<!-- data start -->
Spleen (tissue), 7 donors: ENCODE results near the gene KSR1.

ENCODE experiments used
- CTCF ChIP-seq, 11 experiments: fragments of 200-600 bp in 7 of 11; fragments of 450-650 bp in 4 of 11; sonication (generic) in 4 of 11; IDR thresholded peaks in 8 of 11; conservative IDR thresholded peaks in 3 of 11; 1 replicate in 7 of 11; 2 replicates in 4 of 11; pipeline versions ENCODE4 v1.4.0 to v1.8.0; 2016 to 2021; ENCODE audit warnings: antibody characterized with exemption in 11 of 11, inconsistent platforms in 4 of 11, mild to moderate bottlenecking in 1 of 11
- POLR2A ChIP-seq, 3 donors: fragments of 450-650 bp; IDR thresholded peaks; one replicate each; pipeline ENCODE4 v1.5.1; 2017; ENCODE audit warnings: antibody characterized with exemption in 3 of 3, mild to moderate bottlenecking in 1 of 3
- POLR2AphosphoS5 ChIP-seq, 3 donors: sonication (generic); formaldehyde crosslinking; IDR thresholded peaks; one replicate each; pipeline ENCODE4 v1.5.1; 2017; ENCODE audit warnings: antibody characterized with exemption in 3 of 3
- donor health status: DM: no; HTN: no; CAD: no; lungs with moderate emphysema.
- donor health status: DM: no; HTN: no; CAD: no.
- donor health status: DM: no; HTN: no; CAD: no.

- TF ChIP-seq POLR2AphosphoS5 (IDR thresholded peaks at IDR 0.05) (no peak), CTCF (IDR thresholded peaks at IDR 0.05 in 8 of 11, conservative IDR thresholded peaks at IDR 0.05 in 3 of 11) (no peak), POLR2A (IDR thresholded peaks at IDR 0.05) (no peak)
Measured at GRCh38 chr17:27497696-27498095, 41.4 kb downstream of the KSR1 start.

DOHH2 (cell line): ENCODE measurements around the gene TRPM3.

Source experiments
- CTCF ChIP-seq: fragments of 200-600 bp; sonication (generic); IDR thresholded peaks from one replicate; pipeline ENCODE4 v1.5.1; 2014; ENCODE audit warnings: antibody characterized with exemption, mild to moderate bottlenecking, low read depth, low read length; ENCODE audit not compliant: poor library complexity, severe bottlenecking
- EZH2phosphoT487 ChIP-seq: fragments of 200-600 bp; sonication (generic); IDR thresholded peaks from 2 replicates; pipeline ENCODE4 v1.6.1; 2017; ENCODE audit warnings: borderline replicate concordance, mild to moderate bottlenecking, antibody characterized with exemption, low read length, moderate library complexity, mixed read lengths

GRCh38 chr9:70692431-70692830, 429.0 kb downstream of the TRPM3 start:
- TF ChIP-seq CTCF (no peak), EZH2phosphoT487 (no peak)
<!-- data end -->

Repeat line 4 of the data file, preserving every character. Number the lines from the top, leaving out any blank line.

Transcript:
- POLR2A ChIP-seq, 3 donors: fragments of 450-650 bp; IDR thresholded peaks; one replicate each; pipeline ENCODE4 v1.5.1; 2017; ENCODE audit warnings: antibody characterized with exemption in 3 of 3, mild to moderate bottlenecking in 1 of 3